Intracoronary eptifibatide bolus administration during percutaneous coronary revascularization for acute coronary syndromes with evaluation of platelet glycoprotein IIb/IIIa receptor occupancy and platelet function: the Intracoronary Eptifibatide (ICE) Trial.
Eptifibatide reduces major adverse cardiac events in patients with acute coronary syndromes undergoing percutaneous coronary intervention (PCI). Intracoronary bolus administration of eptifibatide may result in higher levels of platelet glycoprotein IIb/IIIa receptor occupancy in the local coronary bed, disaggregate thrombus in the epicardial artery and microvasculature, and thereby improve coronary flow.Patients undergoing PCI for an acute coronary syndrome were randomized to either intracoronary or intravenous bolus administration of eptifibatide. The primary end point was the local glycoprotein IIb/IIIa receptor occupancy measured in the coronary sinus. There were no angiographic, electrophysiological, or other adverse findings attributable to intracoronary eptifibatide. Platelet glycoprotein IIb/IIIa receptor occupancy was significantly greater with intracoronary versus intravenous administration: first bolus, 94+/-9% versus 51+/-15% (P<0.001); and second bolus, 99+/-2% versus 91+/-4% (P=0.001), respectively. Microvascular perfusion was significantly improved as measured by the corrected thrombolysis in myocardial infarction frame count (cTFC) with intracoronary versus intravenous administration: pre-PCI, 36 (median) (25th and 75th percentiles, 16 and 64) versus 31 (25th and 75th percentiles, 23 and 45; P=0.8); and post-PCI, 18 (25th and 75th percentiles, 10 and 22) versus 25 (25th and 75th percentiles, 22 and 35; P=0.007), respectively. The only multivariate predictor associated with a post-PCI cTFC rank score was the first bolus glycoprotein IIb/IIIa receptor occupancy (P<0.001).Intracoronary bolus administration of eptifibatide during PCI in patients with acute coronary syndromes results in higher local platelet glycoprotein IIb/IIIa receptor occupancy, which is associated with improved microvascular perfusion demonstrated by an improved cTFC.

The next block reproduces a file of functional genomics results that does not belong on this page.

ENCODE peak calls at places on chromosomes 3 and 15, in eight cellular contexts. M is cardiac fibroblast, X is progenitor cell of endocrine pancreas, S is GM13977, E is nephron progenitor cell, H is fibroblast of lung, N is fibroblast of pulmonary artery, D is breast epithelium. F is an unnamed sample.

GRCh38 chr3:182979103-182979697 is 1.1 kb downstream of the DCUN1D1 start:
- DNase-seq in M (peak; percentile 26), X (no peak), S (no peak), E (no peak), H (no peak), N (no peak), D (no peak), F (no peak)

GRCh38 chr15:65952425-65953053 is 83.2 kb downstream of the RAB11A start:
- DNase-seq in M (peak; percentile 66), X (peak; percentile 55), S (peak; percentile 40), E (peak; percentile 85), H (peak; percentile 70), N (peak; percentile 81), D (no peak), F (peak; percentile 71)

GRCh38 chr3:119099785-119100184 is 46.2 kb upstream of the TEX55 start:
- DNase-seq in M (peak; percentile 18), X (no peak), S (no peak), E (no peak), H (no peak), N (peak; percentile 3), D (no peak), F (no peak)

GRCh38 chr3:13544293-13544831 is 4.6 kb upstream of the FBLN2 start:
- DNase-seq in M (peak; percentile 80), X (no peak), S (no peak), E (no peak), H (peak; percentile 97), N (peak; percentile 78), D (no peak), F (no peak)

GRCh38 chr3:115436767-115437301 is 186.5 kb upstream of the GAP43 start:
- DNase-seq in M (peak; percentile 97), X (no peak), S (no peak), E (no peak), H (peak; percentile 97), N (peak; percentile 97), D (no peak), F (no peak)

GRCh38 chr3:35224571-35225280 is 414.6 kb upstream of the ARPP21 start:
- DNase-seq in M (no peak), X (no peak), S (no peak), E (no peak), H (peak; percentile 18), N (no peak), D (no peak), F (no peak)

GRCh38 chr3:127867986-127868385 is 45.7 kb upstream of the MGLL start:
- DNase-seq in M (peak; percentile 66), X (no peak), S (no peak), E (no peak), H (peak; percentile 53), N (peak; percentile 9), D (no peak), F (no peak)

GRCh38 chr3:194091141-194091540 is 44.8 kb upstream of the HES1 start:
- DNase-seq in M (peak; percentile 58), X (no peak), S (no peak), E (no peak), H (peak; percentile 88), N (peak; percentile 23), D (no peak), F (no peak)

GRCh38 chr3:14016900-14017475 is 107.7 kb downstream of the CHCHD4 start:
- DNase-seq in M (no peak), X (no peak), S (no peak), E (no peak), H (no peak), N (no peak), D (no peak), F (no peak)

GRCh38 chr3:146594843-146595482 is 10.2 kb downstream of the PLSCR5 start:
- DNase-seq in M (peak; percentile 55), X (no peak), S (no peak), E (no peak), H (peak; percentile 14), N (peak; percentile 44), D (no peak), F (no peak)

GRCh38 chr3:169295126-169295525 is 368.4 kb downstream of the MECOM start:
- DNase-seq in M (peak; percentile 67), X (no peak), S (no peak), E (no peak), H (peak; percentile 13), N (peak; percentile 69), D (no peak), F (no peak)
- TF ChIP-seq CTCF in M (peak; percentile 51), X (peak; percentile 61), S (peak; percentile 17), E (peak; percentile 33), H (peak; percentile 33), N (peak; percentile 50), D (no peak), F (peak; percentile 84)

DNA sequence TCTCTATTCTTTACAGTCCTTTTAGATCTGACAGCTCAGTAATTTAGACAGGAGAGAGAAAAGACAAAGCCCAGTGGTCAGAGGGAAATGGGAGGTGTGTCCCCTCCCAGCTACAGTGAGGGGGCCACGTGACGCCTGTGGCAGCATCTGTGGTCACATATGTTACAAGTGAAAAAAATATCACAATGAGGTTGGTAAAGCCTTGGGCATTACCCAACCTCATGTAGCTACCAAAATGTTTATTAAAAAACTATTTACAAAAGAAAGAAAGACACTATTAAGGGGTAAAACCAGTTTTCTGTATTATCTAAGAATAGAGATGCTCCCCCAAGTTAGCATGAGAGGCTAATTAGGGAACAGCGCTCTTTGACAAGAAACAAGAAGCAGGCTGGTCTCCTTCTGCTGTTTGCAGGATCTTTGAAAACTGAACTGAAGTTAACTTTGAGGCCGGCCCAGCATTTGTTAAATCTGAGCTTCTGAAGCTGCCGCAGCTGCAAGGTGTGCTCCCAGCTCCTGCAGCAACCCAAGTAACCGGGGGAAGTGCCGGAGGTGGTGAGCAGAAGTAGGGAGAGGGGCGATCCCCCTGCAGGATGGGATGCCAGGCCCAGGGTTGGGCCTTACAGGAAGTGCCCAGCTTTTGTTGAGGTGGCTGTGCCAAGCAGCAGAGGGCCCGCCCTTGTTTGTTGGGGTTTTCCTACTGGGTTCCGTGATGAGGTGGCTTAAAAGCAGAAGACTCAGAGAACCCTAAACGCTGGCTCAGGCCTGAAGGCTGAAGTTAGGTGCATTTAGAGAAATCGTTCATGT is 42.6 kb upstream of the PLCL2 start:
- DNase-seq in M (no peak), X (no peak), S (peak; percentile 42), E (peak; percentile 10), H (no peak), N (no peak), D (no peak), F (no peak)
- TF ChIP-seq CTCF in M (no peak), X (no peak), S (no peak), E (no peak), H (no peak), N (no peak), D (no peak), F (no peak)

Deibele, AJ; Jennings, LK; Tcheng, JE; Neva, C; Earhart, AD; Gibson, CM
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